' ' The comitee chosen for this work of rateing are two
men out of each quarter, viz'd, Mr. Tuttill " and nine-
teen others, of whom Mr. Wakeman was one.

The last item shows that the number of " quarters "
in the original plan of " Newhaven " was ten.

" Mr. John Wakeman is chosen treasurer."

"At a General Court held at New Haven for the
Jurisdiction, the 30th day of May, 1655, Mr. John
Wakeman is chosen Deputie for Newhaven."

It waz propounded to know whether Powgassett is
not in this jurisdiction, but Mr. Wakeman, one of the
owners, and at this present a deputie for Newhaven, de-
sired a little time of respite before he gives answer.

John Wakeman chosen "Deputie" October the
19th, 1655.

At a General Court of Elections, held at Newhaven
for the jurisdiction, the 28th of May, 1656.

Mr. John Wakeman chosen "Treasurer," and was
also a " Deputy."

At this court, "John Frost, servant to Mr. Gibbard,
being called and examined aboute the burning his mas-
ter's house & etc." confessed his guilt, and after due
consideration, the court desiring to be very lenient,
"considering he is young " (aboute fourteene yeares of
age), and also somewhat childish in his way, agreed to
spare his life (though the offence be exceedingly
haynious and aggravated wth many circumstances), but
that the following sentence should be executed upon
him, viz. : " That the said John Frost should be a ser-
vant for one and twenty yeares from this time, five or
six of which yeares belongs properly to Mr. Gibbard,
being a remainder of ye time of service to him due vpon
a former agreement, and for the other time, fifteene or
sixteene yeares be it more or less, the profitt thereof
shall be divided betwixt Mr. Gibbord and Mr. Wake-
man (vpon whom the loss fell) in due proportion when


their several losses are made known ; that he shall be
seuerely whipped with rods iitt for that purpose ; that
he weare a halter about his necke and a small light lock
vpon his legg, so as they may be seene ; that he stand
in the pillory such a space of time as the magistrates
shall thinke fitt, and if he shall goe out of y e jurisdic-
tion with-out leave, he shall be lyable to be questioned
for his life again, w ch sentence was by gen. court or-
dered to be published by the magistretes of Newhaven
the next trayneing day, w ch will be y e 9th of June, and
then also, as the case requireth, to be executed "

The neighbors being afraid that if this boy was held
to service by Mr. Gibbord he would burn their build-
ings, and as his "wearing a lock on his legg would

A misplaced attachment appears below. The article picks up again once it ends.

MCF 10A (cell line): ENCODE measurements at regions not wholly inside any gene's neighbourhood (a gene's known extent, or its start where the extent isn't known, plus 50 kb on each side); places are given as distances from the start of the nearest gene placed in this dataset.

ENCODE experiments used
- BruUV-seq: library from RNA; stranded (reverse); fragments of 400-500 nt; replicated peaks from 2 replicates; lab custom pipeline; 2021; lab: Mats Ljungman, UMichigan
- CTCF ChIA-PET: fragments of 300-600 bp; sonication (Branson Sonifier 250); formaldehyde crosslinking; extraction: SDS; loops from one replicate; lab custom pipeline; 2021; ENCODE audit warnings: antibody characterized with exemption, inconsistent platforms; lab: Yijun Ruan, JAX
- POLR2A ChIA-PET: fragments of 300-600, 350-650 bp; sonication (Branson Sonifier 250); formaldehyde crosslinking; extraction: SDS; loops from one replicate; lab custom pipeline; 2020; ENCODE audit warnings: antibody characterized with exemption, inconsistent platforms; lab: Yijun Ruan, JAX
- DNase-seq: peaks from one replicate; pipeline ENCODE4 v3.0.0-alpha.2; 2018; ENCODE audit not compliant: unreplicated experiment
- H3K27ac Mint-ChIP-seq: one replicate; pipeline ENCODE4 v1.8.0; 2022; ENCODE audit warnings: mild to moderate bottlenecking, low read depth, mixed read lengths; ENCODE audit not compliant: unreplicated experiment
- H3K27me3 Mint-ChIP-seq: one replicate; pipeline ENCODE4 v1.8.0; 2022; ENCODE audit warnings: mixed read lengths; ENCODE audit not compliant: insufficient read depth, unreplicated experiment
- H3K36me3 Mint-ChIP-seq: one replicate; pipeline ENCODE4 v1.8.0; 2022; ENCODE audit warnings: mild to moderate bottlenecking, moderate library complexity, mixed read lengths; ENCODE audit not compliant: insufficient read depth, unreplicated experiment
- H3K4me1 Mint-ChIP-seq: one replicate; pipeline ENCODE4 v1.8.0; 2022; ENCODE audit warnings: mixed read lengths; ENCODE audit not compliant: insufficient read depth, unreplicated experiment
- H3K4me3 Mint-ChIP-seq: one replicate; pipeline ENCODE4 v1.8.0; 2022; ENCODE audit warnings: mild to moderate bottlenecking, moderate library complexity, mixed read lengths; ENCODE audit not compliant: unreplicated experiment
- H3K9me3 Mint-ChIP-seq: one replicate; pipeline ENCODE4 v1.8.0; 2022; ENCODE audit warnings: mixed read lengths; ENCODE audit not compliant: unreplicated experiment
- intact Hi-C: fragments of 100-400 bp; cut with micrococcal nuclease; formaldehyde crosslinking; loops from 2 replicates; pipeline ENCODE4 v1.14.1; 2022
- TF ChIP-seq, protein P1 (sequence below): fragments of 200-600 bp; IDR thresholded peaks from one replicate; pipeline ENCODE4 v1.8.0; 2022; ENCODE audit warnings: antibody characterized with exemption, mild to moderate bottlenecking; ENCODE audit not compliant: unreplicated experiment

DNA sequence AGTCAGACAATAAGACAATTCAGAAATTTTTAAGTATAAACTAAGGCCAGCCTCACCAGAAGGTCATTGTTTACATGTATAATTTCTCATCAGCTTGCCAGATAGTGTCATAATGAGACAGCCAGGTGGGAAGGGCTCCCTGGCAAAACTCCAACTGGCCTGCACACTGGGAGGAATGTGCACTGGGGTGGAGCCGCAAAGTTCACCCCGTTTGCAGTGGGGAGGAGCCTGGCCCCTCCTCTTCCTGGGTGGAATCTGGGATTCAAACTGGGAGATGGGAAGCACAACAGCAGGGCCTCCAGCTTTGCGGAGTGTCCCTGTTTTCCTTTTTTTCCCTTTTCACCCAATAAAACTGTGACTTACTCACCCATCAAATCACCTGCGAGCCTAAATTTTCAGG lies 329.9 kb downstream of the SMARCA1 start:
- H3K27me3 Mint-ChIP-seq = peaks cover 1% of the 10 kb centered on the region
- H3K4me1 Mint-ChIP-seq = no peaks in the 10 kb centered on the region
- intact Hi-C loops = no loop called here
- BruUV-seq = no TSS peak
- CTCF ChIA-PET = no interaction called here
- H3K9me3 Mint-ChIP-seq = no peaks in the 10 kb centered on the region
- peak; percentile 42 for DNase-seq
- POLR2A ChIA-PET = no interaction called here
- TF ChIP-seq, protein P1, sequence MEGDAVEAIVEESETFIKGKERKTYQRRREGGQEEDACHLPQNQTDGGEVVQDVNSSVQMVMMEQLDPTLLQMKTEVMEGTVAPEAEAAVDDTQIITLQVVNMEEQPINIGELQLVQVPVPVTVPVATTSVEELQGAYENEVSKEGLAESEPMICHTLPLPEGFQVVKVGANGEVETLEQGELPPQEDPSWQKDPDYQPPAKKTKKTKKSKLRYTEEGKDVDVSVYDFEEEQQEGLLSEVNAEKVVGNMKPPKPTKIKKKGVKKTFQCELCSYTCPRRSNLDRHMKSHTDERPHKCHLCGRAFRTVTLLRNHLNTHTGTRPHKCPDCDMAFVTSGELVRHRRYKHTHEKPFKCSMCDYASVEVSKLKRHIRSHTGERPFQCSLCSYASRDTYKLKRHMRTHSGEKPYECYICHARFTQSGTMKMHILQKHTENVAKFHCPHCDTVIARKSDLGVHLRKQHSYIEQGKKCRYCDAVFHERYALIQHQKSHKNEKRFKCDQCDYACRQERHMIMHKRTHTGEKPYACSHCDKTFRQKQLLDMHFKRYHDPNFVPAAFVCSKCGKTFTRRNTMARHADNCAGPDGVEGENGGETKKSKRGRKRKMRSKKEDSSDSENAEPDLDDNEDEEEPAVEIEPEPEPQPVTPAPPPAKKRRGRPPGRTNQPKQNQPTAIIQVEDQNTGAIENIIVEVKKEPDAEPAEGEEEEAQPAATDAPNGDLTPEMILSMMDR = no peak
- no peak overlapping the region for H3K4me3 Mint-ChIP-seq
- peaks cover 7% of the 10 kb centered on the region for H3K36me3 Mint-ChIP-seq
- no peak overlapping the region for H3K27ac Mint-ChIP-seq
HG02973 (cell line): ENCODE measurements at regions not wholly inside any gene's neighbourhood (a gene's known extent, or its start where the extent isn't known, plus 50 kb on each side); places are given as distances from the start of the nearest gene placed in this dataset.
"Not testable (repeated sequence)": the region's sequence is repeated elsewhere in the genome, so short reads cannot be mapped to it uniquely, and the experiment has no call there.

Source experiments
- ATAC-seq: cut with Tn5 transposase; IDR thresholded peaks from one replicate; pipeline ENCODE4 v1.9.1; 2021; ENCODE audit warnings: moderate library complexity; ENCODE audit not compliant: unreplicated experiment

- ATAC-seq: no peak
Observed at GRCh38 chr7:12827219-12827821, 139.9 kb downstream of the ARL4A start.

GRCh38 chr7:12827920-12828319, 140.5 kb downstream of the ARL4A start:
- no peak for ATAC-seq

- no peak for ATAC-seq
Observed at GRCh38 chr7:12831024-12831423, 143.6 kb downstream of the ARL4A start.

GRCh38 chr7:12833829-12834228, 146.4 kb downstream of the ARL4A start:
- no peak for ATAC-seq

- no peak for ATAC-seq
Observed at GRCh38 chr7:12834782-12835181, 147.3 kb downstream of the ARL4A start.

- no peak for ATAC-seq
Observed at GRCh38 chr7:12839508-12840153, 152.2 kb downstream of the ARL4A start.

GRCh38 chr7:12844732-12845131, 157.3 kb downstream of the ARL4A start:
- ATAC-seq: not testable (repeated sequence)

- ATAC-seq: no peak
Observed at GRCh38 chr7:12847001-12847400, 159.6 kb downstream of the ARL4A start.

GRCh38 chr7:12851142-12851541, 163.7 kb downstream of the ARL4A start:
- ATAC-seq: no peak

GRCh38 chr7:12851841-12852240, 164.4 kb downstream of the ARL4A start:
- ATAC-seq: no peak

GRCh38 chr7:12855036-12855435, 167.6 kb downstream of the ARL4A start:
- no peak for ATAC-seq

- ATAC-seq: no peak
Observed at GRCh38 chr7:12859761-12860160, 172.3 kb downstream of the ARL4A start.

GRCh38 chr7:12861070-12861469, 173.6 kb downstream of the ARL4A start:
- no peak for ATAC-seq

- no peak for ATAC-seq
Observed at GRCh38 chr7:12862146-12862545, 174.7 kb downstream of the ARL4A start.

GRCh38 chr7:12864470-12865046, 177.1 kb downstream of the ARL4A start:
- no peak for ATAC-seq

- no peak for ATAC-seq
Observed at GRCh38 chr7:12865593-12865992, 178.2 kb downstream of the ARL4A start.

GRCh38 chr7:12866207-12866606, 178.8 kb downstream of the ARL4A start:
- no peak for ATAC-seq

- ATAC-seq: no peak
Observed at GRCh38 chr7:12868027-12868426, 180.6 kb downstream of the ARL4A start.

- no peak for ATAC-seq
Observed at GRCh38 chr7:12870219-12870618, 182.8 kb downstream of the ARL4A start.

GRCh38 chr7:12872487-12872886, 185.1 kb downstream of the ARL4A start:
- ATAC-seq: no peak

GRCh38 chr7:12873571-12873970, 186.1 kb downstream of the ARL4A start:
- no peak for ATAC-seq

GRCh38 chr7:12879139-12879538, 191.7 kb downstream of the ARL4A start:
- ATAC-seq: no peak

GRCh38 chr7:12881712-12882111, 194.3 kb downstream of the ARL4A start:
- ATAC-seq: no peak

make his services of less value to his master." " The
court told Mr. Gibbard that they could not force any
man to take him, but if he cannot imploy him himselfe
to satisfaction, he may treate with any other, as Mr.
Wakeman, the Marshall or Jno. Cooper, aboute the iron
worke, and if he can agree with any of them to satis-
faction, the courte will be content, but if no comfort-
able closeing can be so as he may stay here, but that in
the issue he must be sent away, and it may be back to
England to his father, then the courte of Magistrates
must meete to consider of some further punishment to
be inflicted, for example and terror to others, that none
may be imboldened to take such courses, and if the lock
prove inconvenient and a hindrance to his laborer, it is
left to the court at Newhaven to alter that part as they
shall see cause."

" At a Court of Magistrates held in Newhaven 26th,
12th rro: 1656."

"John Tompson entered an action against the estate
of Mr. Jno. Roberts which is in the hand of Mr. Wake-
man for the property comprising said estate to be paid
over to his, Tompson's wife, claiming that Roberts was


engaged to be married to her some 4 yeares previously,
when he promised if he never returned from England
for which he then sailed, that she should have his prop-
erty." In that trial " Anthony Elcott also vpon oath
affirmeth, that he heard Mr. Roberts say both at water
side and aboard the vessel when he went away that if
he proved inconstant, or whether he lived or dyed, he
gave that he had here to Ann Vicars, and she might
goe to them (meaning Mr. Wakeman & Mr. Ling, whom
he intrusted with his estate) and take what she

"An inventorie of the estate of Thomas Wheeler,
late of Newhaven, deceased, was presented, amounted
to ^196 :03s. :o8d., taken the second day of the nth
mo., 1656, prised by Matthew Gilbert and John Wake-
man, and by them testified vpon oath to be a true
appris'm't according to their best light, at a court held
at Newhaven y e 6th of nth mo. 1656, and Elizabeth
Wheeler, the widow of y e deceased, vpon oath affirmed
that according to her best knowledge it is a full and
true inventorie of her deceased husband's estate."

John Wakeman was ' ' chosen Treasurer and Deputie
ye 27th of ye 3rd Mo., 1657. Also to both offices 26th
of May, 1658."

" At a Court of Magistrates, held at Newhaven for the
Jurisdiction, the 31st of May, 1658, an inventory of the